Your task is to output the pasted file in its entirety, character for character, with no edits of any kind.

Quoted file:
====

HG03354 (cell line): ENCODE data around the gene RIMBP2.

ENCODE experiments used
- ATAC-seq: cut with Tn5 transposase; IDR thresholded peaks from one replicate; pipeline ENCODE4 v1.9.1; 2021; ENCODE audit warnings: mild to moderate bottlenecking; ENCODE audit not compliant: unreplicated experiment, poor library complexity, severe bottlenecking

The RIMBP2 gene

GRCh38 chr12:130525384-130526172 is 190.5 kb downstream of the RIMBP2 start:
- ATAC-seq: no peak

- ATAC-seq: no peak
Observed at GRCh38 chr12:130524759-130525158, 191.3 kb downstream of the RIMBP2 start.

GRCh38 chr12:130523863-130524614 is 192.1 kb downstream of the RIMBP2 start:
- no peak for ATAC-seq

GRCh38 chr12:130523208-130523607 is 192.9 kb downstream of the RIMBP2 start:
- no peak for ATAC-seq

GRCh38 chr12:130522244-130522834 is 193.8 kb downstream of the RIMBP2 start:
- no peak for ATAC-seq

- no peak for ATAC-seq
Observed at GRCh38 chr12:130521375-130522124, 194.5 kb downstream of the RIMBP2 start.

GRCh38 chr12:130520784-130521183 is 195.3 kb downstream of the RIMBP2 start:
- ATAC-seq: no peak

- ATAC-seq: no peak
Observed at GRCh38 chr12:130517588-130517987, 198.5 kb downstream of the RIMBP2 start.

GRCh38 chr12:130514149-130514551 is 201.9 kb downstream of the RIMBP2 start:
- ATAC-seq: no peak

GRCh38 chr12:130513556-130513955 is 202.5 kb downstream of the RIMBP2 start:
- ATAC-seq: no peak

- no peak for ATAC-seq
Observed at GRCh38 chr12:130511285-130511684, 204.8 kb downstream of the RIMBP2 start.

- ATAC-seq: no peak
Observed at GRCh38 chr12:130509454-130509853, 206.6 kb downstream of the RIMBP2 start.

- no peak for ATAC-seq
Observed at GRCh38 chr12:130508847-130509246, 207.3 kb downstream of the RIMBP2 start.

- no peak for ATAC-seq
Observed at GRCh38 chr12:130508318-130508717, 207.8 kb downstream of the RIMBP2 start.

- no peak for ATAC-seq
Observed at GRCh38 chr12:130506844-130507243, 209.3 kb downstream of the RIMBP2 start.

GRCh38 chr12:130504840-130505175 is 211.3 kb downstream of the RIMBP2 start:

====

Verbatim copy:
HG03354 (cell line): ENCODE data around the gene RIMBP2.

ENCODE experiments used
- ATAC-seq: cut with Tn5 transposase; IDR thresholded peaks from one replicate; pipeline ENCODE4 v1.9.1; 2021; ENCODE audit warnings: mild to moderate bottlenecking; ENCODE audit not compliant: unreplicated experiment, poor library complexity, severe bottlenecking

The RIMBP2 gene

GRCh38 chr12:130525384-130526172 is 190.5 kb downstream of the RIMBP2 start:
- ATAC-seq: no peak

- ATAC-seq: no peak
Observed at GRCh38 chr12:130524759-130525158, 191.3 kb downstream of the RIMBP2 start.

GRCh38 chr12:130523863-130524614 is 192.1 kb downstream of the RIMBP2 start:
- no peak for ATAC-seq

GRCh38 chr12:130523208-130523607 is 192.9 kb downstream of the RIMBP2 start:
- no peak for ATAC-seq

GRCh38 chr12:130522244-130522834 is 193.8 kb downstream of the RIMBP2 start:
- no peak for ATAC-seq

- no peak for ATAC-seq
Observed at GRCh38 chr12:130521375-130522124, 194.5 kb downstream of the RIMBP2 start.

GRCh38 chr12:130520784-130521183 is 195.3 kb downstream of the RIMBP2 start:
- ATAC-seq: no peak

- ATAC-seq: no peak
Observed at GRCh38 chr12:130517588-130517987, 198.5 kb downstream of the RIMBP2 start.

GRCh38 chr12:130514149-130514551 is 201.9 kb downstream of the RIMBP2 start:
- ATAC-seq: no peak

GRCh38 chr12:130513556-130513955 is 202.5 kb downstream of the RIMBP2 start:
- ATAC-seq: no peak

- no peak for ATAC-seq
Observed at GRCh38 chr12:130511285-130511684, 204.8 kb downstream of the RIMBP2 start.

- ATAC-seq: no peak
Observed at GRCh38 chr12:130509454-130509853, 206.6 kb downstream of the RIMBP2 start.

- no peak for ATAC-seq
Observed at GRCh38 chr12:130508847-130509246, 207.3 kb downstream of the RIMBP2 start.

- no peak for ATAC-seq
Observed at GRCh38 chr12:130508318-130508717, 207.8 kb downstream of the RIMBP2 start.

- no peak for ATAC-seq
Observed at GRCh38 chr12:130506844-130507243, 209.3 kb downstream of the RIMBP2 start.

GRCh38 chr12:130504840-130505175 is 211.3 kb downstream of the RIMBP2 start: